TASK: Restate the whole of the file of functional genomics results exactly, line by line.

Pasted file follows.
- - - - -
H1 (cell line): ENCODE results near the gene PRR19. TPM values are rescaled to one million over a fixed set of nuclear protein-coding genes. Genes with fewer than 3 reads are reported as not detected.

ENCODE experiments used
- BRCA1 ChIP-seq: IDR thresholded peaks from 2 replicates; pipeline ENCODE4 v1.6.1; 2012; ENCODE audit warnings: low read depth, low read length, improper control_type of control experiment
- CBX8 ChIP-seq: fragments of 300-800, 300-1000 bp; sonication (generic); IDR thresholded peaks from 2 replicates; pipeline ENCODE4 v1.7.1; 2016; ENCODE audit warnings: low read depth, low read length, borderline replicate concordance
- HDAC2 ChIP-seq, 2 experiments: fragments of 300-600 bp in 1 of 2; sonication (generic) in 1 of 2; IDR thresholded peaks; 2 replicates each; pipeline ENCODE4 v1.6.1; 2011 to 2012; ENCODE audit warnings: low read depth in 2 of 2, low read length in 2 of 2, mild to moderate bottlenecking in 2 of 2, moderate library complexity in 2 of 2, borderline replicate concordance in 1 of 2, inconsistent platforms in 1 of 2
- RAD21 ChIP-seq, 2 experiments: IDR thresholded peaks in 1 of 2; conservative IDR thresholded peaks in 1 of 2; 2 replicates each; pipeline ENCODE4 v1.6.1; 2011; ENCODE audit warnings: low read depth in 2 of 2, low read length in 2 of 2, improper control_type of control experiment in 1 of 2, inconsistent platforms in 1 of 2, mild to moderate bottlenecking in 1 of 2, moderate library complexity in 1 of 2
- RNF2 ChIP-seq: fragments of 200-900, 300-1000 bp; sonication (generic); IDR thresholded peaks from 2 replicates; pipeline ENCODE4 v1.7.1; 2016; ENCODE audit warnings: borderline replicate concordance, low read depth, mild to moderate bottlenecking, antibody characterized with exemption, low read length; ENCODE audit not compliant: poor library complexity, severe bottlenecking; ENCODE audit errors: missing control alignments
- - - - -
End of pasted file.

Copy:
H1 (cell line): ENCODE results near the gene PRR19. TPM values are rescaled to one million over a fixed set of nuclear protein-coding genes. Genes with fewer than 3 reads are reported as not detected.

ENCODE experiments used
- BRCA1 ChIP-seq: IDR thresholded peaks from 2 replicates; pipeline ENCODE4 v1.6.1; 2012; ENCODE audit warnings: low read depth, low read length, improper control_type of control experiment
- CBX8 ChIP-seq: fragments of 300-800, 300-1000 bp; sonication (generic); IDR thresholded peaks from 2 replicates; pipeline ENCODE4 v1.7.1; 2016; ENCODE audit warnings: low read depth, low read length, borderline replicate concordance
- HDAC2 ChIP-seq, 2 experiments: fragments of 300-600 bp in 1 of 2; sonication (generic) in 1 of 2; IDR thresholded peaks; 2 replicates each; pipeline ENCODE4 v1.6.1; 2011 to 2012; ENCODE audit warnings: low read depth in 2 of 2, low read length in 2 of 2, mild to moderate bottlenecking in 2 of 2, moderate library complexity in 2 of 2, borderline replicate concordance in 1 of 2, inconsistent platforms in 1 of 2
- RAD21 ChIP-seq, 2 experiments: IDR thresholded peaks in 1 of 2; conservative IDR thresholded peaks in 1 of 2; 2 replicates each; pipeline ENCODE4 v1.6.1; 2011; ENCODE audit warnings: low read depth in 2 of 2, low read length in 2 of 2, improper control_type of control experiment in 1 of 2, inconsistent platforms in 1 of 2, mild to moderate bottlenecking in 1 of 2, moderate library complexity in 1 of 2
- RNF2 ChIP-seq: fragments of 200-900, 300-1000 bp; sonication (generic); IDR thresholded peaks from 2 replicates; pipeline ENCODE4 v1.7.1; 2016; ENCODE audit warnings: borderline replicate concordance, low read depth, mild to moderate bottlenecking, antibody characterized with exemption, low read length; ENCODE audit not compliant: poor library complexity, severe bottlenecking; ENCODE audit errors: missing control alignments